Gardening and green space therapy are becoming increasingly popular in healthcare settings. These interventions provide a healing environment for patients, staff, and visitors.
Gardening is a physical activity that also enhances self-esteem and helps to reduce stress. In addition, gardens are a great place to relax and feel connected to nature.
Physical exercise is a powerful way to boost mental health and improve resilience. It can help people cope with anxiety, depression, and other mental health conditions positively without resorting to drugs or alcohol.
While it may seem counterintuitive, exercise can reduce and prevent these mental illnesses by increasing serotonin, which helps keep the mood balanced. It also can increase self-esteem, which reduces anxiety and depression.
Research shows that exposure to nature, such as gardens and green spaces, can significantly improve emotional well-being. It also increases levels of vitamin D, which decreases symptoms of depression and improves general mood.
Compared to the effects of urbanicity on mental health, green space has been shown to increase psychological well-being and bolster resilience significantly. It has also been shown to improve mental health in older adults who live in neighborhoods with less access to green areas.
Social interaction is one of the most important factors for mental health. It helps keep an individual from experiencing long-term stress, which can contribute to mental disorders like depression, anxiety, and PTSD.
Many studies have found that people who are socially isolated for long periods are at a greater risk of developing mental disorders than those actively involved in various relationships.
Gardening and green space therapy are increasingly recognize as valuable complementary therapy and social prescribing for problems related to both mental and physical health problems. It has been shown that people who spend a lot of time in a green environment have positive emotional, cognitive, and physiological outcomes.
However, this research suggests that a combination of mediator variables may be necessary to fully understand, evaluate and predict the experience of psycho-social outcomes due to spending time in green environments. These include access to greenspaces, their quality and perceived value, social cohesion, loneliness, and social contacts.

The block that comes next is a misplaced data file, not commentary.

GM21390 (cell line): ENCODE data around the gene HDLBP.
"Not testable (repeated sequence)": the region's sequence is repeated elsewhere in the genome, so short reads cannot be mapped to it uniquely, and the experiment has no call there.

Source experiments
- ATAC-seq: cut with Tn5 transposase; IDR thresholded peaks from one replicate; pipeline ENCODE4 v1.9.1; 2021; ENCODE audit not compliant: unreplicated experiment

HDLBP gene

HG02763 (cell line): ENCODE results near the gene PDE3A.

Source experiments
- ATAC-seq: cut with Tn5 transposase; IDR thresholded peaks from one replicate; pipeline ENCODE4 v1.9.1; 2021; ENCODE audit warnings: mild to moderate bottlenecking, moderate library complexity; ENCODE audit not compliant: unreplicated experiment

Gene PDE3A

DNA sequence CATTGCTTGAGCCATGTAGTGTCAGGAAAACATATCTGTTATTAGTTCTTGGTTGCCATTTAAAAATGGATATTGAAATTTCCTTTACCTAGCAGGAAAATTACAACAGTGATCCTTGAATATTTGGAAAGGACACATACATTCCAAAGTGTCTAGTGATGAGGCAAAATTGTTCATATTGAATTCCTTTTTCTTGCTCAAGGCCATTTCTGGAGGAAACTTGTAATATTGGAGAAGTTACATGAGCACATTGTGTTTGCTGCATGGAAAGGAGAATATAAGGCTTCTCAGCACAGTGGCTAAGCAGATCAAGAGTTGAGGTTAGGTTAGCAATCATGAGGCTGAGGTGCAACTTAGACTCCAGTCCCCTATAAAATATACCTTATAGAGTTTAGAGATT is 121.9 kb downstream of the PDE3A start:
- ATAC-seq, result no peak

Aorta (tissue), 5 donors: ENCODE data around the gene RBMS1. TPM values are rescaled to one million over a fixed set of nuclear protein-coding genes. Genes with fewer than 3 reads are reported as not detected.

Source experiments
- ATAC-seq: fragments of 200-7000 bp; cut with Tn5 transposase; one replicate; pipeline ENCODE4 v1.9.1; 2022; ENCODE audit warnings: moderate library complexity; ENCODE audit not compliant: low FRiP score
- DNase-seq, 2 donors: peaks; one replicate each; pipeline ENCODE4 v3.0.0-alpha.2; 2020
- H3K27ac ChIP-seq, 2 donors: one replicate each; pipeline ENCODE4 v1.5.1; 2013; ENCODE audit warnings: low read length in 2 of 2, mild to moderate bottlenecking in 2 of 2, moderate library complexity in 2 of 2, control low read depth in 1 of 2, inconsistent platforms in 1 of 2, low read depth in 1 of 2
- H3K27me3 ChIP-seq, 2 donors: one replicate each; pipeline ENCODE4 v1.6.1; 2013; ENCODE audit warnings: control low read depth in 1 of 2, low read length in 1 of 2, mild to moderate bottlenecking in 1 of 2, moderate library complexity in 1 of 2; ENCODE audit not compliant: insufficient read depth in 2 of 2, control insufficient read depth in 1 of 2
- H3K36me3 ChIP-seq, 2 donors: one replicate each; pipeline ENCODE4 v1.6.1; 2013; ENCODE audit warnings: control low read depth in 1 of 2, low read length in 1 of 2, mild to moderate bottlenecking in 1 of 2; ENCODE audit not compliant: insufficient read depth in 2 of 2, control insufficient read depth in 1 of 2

Sense of Belonging
A Sense of Belonging is a crucial component of mental health. Studies have shown that lacking belonging is linked to mental health conditions, including depression, anxiety, loneliness, and hopelessness.
A sense of belonging can also improve your performance at work. A strong culture of belonging increases productivity, reduces turnover, and helps employees feel connected to their job.
Creating a sense of belonging requires effort. Put yourself out there and seek out activities and groups of people with common interests.
A Sense of Belonging is characterize by an awareness of the similarities, not the differences, that connect us to others. It can also involve being open-mind and accepting new ways of thinking.
Gardening promotes relaxation by lowering cortisol, the stress hormone. This is especially helpful for people with mental health conditions, as it reduces stress-related symptoms such as anxiety and depression.
Moreover, gardening increases the levels of feel-good hormones like dopamine and serotonin. This is because gardening is a hands-on activity that gives you a sense of purpose and accomplishment.
It also improves your social life by allowing you to meet new people, makes new friends, and develop a network or inner circle. This is a helpful resource for those with mental health issues, as it can help you feel more connected to others and increase your self-esteem.
Relaxation is a powerful antidote for many chronic health problems, including depression and anxiety, sleep disorders, and inflammatory diseases. Research shows that learning to relax decreases sympathetic arousal and enhances parasympathetic responses, reducing inflammation, pain, and disease.